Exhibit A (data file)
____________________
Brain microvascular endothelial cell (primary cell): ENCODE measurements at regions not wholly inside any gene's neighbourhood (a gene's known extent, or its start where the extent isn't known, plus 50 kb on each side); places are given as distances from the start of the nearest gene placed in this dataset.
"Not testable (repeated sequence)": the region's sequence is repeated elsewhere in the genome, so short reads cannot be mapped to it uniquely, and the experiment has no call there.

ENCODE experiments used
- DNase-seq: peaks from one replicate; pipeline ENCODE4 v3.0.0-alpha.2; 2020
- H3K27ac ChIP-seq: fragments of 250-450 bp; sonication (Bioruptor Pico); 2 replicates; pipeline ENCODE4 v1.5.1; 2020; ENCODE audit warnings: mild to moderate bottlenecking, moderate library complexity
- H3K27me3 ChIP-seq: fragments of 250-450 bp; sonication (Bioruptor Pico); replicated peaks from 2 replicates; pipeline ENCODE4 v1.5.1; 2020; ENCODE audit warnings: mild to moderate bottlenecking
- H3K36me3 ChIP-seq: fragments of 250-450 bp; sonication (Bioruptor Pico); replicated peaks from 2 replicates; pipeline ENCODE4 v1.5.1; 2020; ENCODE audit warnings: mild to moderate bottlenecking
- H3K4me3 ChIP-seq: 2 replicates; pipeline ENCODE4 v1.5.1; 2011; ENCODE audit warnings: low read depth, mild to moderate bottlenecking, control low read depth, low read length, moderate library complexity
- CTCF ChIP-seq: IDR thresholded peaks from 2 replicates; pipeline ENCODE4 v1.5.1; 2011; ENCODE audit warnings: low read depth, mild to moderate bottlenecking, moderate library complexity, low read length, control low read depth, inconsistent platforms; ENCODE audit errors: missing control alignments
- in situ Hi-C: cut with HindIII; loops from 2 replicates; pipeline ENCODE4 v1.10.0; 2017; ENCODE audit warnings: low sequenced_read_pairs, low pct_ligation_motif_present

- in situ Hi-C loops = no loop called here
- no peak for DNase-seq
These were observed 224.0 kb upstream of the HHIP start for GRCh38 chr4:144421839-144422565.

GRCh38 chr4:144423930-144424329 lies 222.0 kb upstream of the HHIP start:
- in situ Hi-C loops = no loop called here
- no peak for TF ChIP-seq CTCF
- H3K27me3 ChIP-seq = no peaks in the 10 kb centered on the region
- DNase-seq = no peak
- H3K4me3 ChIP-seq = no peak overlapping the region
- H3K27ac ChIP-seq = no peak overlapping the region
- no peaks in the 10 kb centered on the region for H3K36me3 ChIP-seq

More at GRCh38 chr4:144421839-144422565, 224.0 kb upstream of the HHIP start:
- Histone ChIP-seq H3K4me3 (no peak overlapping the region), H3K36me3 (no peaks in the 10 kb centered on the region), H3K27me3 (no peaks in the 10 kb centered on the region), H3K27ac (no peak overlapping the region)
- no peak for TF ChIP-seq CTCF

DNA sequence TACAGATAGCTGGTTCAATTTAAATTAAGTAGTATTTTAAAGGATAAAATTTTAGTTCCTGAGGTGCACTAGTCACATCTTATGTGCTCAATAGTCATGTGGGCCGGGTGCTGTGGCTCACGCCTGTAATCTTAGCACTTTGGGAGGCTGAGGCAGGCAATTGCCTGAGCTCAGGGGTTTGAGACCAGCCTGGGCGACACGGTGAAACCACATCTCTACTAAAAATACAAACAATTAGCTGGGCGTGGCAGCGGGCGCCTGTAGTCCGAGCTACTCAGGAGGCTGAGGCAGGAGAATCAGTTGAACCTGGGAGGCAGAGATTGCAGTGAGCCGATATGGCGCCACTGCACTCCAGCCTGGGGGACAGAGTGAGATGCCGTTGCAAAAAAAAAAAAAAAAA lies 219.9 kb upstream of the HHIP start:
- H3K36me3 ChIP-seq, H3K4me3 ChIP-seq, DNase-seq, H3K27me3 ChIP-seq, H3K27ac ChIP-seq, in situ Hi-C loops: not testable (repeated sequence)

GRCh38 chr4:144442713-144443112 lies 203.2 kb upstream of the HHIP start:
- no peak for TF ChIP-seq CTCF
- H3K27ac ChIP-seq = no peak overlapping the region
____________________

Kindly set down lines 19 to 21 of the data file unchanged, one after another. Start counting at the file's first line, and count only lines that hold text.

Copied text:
- H3K4me3 ChIP-seq = no peak overlapping the region
- H3K27ac ChIP-seq = no peak overlapping the region
- no peaks in the 10 kb centered on the region for H3K36me3 ChIP-seq